The people in my village


Who are you as you are reading these words? What mood or state of mind do you notice in yourself in? Are you reading this feeling tired or emotional, anxious or sad?

Are you perhaps in a curious mood, or in a hurry, or confused? Have you noticed yourself feeling angry or resentful, happy or joyful in the last 24hrs? Have you felt scared and vulnerable or are you feeling pretty “Adult” and empowered today?

As we go through our day, if we pay attention a little, we begin to recognise that we have different personalities depending on our mood or environment (and this is especially evident depending on who we are with at any point in the day). This is not the same as a “split-personality” or schizophrenia or other distressing mental health issue. These different states of mind are very much part of the feelings and thoughts that accompany the different social conventions and roles we enact throughout our day. We are so used to them that we hardly notice when we shift from one role to the other, but they are quite distinguishable if we take time to note their characteristics.


Different hats

 For example, if you reflect on your day today you may notice that you have already worn several “hats”- maybe you’ve been an employee, an employer, a parent, a friend, a neighbour – in all these situations we tend to act in different ways – sometimes with great ease and satisfaction, at other times with great difficulty and pain.


We also behave or act in ways that continually frustrate us; we intend to act in one way, but end up acting in another. I intend to speak assertively to a colleague about an issue, for example, but instead end up behaving (and feel) like a Child, or Teenager. Why is that?

Similarly, I intend to take up a sport, or a new hobby with great enthusiasm but find a few weeks in to it bored or interested in something else instead. Again, why is that?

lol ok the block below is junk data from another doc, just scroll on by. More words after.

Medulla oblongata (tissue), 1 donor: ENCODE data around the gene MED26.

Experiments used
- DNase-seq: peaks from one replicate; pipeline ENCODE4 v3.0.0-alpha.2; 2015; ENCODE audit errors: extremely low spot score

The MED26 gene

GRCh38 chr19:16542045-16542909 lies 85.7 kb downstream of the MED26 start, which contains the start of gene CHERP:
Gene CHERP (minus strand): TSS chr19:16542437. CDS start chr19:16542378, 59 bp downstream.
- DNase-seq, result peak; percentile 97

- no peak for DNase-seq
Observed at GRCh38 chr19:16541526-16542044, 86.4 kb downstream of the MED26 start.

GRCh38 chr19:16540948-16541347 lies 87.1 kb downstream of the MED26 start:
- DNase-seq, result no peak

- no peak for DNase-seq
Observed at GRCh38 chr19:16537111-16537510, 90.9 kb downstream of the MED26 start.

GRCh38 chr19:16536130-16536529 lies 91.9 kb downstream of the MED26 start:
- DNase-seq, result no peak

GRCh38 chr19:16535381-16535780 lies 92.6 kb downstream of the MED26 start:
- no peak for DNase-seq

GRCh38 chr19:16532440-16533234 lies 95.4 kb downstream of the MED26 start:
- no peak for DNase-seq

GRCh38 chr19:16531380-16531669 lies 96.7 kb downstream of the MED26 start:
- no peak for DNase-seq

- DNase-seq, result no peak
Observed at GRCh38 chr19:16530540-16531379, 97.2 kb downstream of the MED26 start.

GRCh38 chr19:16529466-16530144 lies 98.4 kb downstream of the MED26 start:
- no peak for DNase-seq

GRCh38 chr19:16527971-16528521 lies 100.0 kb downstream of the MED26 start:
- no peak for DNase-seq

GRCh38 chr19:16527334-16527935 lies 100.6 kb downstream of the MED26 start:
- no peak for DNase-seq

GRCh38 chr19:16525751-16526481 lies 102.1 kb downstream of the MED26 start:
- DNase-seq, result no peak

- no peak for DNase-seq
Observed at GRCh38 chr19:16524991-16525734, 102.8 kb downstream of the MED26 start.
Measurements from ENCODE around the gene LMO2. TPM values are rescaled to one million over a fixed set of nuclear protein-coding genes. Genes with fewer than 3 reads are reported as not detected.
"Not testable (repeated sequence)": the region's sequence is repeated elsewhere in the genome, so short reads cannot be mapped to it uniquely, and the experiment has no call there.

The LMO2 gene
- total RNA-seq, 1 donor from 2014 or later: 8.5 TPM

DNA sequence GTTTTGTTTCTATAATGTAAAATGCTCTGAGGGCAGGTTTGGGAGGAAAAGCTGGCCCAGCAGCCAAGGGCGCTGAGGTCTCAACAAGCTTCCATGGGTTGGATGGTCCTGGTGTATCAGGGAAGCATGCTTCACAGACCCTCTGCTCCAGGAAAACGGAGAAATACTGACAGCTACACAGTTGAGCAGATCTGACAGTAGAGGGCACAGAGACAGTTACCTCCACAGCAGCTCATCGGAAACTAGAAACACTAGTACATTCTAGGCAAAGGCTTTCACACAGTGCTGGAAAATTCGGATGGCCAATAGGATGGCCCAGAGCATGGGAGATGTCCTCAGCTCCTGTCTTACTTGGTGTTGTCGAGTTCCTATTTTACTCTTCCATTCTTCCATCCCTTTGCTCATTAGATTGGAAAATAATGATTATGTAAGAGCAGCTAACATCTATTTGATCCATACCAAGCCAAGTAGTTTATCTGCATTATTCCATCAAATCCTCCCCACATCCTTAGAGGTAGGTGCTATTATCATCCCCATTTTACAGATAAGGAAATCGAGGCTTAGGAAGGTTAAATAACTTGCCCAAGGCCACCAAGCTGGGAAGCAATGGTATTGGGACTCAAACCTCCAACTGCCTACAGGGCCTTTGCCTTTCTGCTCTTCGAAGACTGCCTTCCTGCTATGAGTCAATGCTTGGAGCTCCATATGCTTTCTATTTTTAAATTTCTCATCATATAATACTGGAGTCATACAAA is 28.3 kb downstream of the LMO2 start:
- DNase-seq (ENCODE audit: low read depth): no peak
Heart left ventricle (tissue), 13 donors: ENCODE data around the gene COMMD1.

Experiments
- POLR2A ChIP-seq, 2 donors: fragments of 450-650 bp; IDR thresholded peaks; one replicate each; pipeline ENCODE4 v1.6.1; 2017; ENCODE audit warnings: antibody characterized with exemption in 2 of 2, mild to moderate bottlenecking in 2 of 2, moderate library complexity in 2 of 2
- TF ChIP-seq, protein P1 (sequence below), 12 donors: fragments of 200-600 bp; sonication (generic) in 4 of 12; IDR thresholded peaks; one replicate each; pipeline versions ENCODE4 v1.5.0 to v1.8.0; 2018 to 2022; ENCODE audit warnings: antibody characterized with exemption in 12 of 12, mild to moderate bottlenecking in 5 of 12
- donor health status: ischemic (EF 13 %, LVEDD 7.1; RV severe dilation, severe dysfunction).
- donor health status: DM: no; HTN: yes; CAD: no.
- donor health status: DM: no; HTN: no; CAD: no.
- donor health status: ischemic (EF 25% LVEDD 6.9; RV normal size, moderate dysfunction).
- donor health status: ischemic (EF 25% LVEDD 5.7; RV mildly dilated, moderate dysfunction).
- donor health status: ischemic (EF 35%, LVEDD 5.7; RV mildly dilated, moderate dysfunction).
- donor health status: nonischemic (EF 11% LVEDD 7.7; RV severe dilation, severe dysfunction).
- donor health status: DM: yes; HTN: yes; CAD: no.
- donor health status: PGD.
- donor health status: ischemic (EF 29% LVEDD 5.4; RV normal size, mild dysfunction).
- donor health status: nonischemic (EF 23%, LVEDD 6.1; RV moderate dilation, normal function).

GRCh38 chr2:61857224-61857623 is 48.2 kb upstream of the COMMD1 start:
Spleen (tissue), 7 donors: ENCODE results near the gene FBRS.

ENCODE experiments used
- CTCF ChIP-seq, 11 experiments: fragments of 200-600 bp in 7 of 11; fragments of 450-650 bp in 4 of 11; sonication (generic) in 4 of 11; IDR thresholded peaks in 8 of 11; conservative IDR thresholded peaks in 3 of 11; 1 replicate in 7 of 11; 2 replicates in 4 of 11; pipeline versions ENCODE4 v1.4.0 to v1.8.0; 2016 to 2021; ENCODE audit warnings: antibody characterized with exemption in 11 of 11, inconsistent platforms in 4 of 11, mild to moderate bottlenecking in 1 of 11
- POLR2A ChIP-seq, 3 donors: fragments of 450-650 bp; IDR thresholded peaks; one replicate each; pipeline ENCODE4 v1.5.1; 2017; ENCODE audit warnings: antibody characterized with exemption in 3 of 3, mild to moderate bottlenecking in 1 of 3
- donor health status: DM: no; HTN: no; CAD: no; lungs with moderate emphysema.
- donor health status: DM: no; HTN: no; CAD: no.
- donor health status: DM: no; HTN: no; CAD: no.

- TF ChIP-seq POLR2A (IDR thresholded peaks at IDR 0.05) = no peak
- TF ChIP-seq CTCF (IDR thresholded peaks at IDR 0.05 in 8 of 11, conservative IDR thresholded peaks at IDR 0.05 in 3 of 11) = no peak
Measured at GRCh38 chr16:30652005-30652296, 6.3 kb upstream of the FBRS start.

Living harmoniously with our many self- states.

One helpful way to explain this and to have some control and insight over our moods and behaviours is to think of ourselves not as one self, but many.

I first heard the metaphor “the people in my village” to describe the different parts of the self from my own therapist at the time, who had heard it from a tutor of his many years ago.  His recollection of the metaphor was of a village run by a Mayor (the self, or “I”) whose job it was to get the best out of his villagers, knowing that there were both good and bad residents, rebels, conformists, recluses and show-offs.  I was struck by the idea and remembered a similar analogy in which an orchestra represented the different parts of our inner selves and the conductor was the centre of awareness whose job was to realise the potential of her orchestra.

So, one approach to coming to know ourselves better is to begin to notice and name these different selves as they show up in your life. Names like The Critic, The Wicked Witch, The Helper, The Joker or The Sad One, whilst sounding a little childish or playful can begin to shine light on feelings, thoughts and behaviours we enact in life.

Then get to know these characters – have a conversation with them – what do they want? What are they afraid of? How might they assist you in different situations? Be open-minded and receptive to these different self-states, give them some space and time – let them be a guide.